In today’s society, we often see people being quite self critical when things don’t go quite the way they planned. Many people start to speak negatively towards themselves if they think they have not performed a task as well as they would have liked to, or are not happy with the way they look in the mirror. We often find ourselves comparing ourselves to others, including people on social media. This sort of negative self talk is not healthy for you or the people around you, including your children. While these kinds of thoughts are not easy to change,the way you speak to yourself can really impact how you act in your everyday life. Here at Foost, we like to share some of our self talk language swap tips:
What I used to think: My arms are so flabby
What I try to think: Today my arms hugged my daughter, cooked for my family and drove the kids to school
Having a positive or neutral (or at least less negative) relationship with your body is super important. However, achieving this does not just happen overnight, it takes time and patience. A good place to start is by thinking about how your body serves you everyday, rather than how it looks. For example, your arms look after your children, give them hugs, cook for your family, allow you to exercise and get your everyday tasks done. Positive body talk is also good to role model to children especially as their bodies go through changes when they’re growing.
What I used to think: Well I am not going to buy pumpkin cause I know the kids don’t eat it
What I do now: Cook and serve the pumpkin in different ways. Hopefully they will learn to like it and in the meantime I will enjoy it
We often think ‘my child doesn’t eat that veggie or fruit, so I won’t buy it anymore’ because it can be very discouraging to continue buying a food item when you believe they won’t want to eat it. But, having no exposure to that fruit or veggie will not allow any opportunities for your child to eventually like them. So, it’s important to keep buying different fruit or veggies (especially ones you like) and serving it to them in different ways (without pressuring them to have it). You and your children may be surprised to know that they may end up liking a particular vegetable cooked in a particular way, and given enough time.
What I used to think: Geez… did you see Jenny’s lunch today on Instagram? Jenny’s mum is super but I suppose she doesn’t work as long hours as me.
What I do now: Pack my child’s lunch-box and un-follow ‘Jenny’s Lunch’
In a world full of social media, it is so so easy to get caught up in everyone’s lives and start comparing your life to theirs. Remember, there is no ‘right way’ of eating, and people eat in different ways which is completely okay. So, it is important that you follow pages that contribute to having a positive mindset not a negative one. The only cleanse I support, is a soical media one. So surround yourself, both physically and digitally with people that insipre you. Jenny’s Lunch is probably an awesome page for others, but it might not be the right fit for you right now.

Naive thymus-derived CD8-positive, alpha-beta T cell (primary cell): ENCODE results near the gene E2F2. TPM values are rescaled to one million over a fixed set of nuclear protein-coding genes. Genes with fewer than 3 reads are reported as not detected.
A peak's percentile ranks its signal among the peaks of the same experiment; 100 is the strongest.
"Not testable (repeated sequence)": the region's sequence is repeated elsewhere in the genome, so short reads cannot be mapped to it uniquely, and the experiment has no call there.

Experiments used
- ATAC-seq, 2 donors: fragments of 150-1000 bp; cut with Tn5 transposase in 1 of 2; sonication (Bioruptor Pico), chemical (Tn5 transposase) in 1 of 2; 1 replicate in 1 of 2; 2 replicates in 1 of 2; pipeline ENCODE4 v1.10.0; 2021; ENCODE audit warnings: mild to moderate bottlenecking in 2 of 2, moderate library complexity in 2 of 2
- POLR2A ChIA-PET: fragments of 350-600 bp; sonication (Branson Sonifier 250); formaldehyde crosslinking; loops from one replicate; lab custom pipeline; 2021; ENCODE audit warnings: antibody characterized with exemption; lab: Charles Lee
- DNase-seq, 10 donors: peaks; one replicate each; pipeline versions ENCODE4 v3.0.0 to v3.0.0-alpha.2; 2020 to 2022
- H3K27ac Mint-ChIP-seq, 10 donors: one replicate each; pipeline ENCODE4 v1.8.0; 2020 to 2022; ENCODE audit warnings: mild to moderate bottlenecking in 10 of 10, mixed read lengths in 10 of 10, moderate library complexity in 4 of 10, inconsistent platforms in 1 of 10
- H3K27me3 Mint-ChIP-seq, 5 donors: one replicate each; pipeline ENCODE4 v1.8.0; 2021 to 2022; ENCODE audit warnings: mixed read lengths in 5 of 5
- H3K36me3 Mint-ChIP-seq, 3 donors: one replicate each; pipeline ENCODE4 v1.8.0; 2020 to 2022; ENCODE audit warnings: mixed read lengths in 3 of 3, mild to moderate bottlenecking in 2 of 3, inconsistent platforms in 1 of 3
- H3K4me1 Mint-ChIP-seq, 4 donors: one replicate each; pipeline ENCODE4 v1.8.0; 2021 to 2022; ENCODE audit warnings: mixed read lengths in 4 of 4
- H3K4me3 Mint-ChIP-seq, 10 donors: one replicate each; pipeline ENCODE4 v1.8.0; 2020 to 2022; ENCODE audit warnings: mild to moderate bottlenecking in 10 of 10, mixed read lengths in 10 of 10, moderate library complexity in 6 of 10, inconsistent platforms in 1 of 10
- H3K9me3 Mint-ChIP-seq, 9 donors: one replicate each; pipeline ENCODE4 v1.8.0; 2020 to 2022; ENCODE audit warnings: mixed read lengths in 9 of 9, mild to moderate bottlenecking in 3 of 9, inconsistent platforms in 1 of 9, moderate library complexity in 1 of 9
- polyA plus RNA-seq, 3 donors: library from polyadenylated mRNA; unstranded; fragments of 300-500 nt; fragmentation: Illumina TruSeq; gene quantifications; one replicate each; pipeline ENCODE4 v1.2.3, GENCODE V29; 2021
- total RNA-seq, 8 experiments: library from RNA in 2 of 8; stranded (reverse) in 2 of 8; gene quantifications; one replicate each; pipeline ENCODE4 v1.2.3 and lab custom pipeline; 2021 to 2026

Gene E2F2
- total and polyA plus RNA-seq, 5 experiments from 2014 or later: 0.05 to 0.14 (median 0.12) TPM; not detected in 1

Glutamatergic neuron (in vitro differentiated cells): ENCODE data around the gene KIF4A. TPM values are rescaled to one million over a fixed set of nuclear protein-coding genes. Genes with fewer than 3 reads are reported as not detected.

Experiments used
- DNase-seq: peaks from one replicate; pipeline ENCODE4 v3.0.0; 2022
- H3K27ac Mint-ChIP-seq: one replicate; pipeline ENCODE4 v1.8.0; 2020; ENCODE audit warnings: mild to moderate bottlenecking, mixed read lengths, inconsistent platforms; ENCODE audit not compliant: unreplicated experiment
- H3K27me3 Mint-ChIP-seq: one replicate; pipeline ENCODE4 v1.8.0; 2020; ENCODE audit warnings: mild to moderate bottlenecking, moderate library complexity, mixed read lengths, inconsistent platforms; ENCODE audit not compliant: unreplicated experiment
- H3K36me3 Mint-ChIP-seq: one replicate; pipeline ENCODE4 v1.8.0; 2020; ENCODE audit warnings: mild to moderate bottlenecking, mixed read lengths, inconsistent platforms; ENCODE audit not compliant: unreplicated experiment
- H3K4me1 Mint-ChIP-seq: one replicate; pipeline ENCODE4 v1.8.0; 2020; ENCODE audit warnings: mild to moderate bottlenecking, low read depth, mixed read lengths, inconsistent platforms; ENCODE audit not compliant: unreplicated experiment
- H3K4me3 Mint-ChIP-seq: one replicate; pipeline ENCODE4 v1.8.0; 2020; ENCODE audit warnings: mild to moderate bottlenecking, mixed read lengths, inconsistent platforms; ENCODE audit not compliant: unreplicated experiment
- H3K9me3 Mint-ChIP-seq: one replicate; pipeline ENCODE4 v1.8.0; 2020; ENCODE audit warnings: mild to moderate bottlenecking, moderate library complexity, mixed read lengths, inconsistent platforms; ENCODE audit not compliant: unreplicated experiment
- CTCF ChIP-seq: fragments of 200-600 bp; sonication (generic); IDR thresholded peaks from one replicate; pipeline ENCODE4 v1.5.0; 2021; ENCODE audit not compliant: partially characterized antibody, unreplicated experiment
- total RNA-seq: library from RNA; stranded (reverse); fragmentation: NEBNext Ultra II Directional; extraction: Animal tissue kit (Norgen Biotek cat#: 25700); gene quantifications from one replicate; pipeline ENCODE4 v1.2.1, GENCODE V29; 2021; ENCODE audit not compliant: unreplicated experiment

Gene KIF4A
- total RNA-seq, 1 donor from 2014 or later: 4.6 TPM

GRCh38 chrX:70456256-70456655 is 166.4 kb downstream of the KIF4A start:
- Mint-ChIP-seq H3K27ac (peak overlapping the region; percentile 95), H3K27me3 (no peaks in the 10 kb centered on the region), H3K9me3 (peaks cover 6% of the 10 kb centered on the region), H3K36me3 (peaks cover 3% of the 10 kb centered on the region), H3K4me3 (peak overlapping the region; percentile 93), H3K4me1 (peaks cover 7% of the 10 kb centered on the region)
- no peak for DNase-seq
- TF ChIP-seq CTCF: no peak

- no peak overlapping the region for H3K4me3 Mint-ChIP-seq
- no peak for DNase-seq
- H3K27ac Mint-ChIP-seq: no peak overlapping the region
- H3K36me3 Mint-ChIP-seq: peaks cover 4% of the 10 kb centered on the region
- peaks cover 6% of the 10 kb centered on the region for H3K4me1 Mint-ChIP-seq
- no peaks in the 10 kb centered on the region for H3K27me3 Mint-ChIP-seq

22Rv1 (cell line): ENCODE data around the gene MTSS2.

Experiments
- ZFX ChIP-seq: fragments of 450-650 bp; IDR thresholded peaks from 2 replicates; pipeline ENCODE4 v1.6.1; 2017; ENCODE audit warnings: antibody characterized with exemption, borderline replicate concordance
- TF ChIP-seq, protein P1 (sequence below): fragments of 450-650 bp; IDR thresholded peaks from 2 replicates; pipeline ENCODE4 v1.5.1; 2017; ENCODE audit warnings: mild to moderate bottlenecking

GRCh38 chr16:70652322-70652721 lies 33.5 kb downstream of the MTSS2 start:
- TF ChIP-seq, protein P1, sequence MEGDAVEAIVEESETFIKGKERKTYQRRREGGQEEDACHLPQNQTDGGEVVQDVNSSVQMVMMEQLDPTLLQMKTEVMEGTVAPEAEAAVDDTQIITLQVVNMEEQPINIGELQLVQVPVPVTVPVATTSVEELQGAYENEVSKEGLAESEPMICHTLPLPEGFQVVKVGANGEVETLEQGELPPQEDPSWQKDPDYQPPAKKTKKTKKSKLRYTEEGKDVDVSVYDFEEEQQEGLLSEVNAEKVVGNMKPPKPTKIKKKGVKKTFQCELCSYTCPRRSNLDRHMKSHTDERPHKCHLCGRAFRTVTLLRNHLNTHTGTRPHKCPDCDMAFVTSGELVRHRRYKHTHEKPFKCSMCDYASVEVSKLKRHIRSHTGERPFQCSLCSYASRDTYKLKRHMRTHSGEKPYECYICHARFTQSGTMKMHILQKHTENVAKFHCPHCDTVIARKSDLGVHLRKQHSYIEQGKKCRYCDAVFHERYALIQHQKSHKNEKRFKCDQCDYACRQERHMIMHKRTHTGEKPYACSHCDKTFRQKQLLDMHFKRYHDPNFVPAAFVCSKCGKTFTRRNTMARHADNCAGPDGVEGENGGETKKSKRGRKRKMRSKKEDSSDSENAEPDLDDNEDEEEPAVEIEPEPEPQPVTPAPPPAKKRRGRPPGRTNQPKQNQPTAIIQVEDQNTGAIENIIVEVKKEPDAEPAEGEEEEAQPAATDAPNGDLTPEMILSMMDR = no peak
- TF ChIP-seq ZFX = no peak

What I used to think: My kid eats no vegetables
What is actually true: They eat cucumber, potato chips, carrot and zucchini (in bolognese) and pumpkin (in soup), also watermelon and strawberries.
We can sometimes be so focused on what our kids ‘don’t’ eat and forget about what they do eat! While they may not be hitting all colours of the rainbow, they may still be eating some vegetables which is a great start! A more positive way to look at it may be to think hey, they already eat these vegetables, but they are still learning to like others.
What I used to think: Ah, no-one is eating what I made, what a failure
Replacement though: Mmm… this meal is delicious and everyone gets to see me really enjoying this meal. Bonus is, there will be some left for my lunch tomorrow.
It can be disheartening when you make a meal and your child either does not eat it or did not enjoy it. Learning to like and enjoy different foods takes time, so it is important to not get offended if your kids don’t eat the food you made. It is important that mealtimes remain a positive environment for you and your children. So, if your children are watching you eat and enjoy the meal while they pick at a side, this creates a positive exposure to that meal. (Remeber to always have a safe side, like some plain rice or pasta on the side when serving more challenging meals).
What I used to think: Oh no, she’s barely eaten anything. Shall I give her some cereal?
What I do now: Enjoy my dinner and try to keep the mealtime enjoyable. I know there are some safe foods on the table for her
It is important that you are providing your children with food at regular intervals, however it is up to your child how much of it they choose to eat. At mealtimes, if you are providing your children with foods that you know they will like in conjunction with some new foods, this will allow them to choose how much they want to eat of each item from that meal. Offering your child alternative options to foods they don’t like/eat after dinner will teach them that no eating will result in receiving other food later. It’s important that you trust your child and not monitor how many bites of their food they are having, so that mealtimes remain a positive environment. A positive environment will make children feel like they are in a safe and comfortable space, where they are most likely to try new foods.
Which swap resonated with you the most?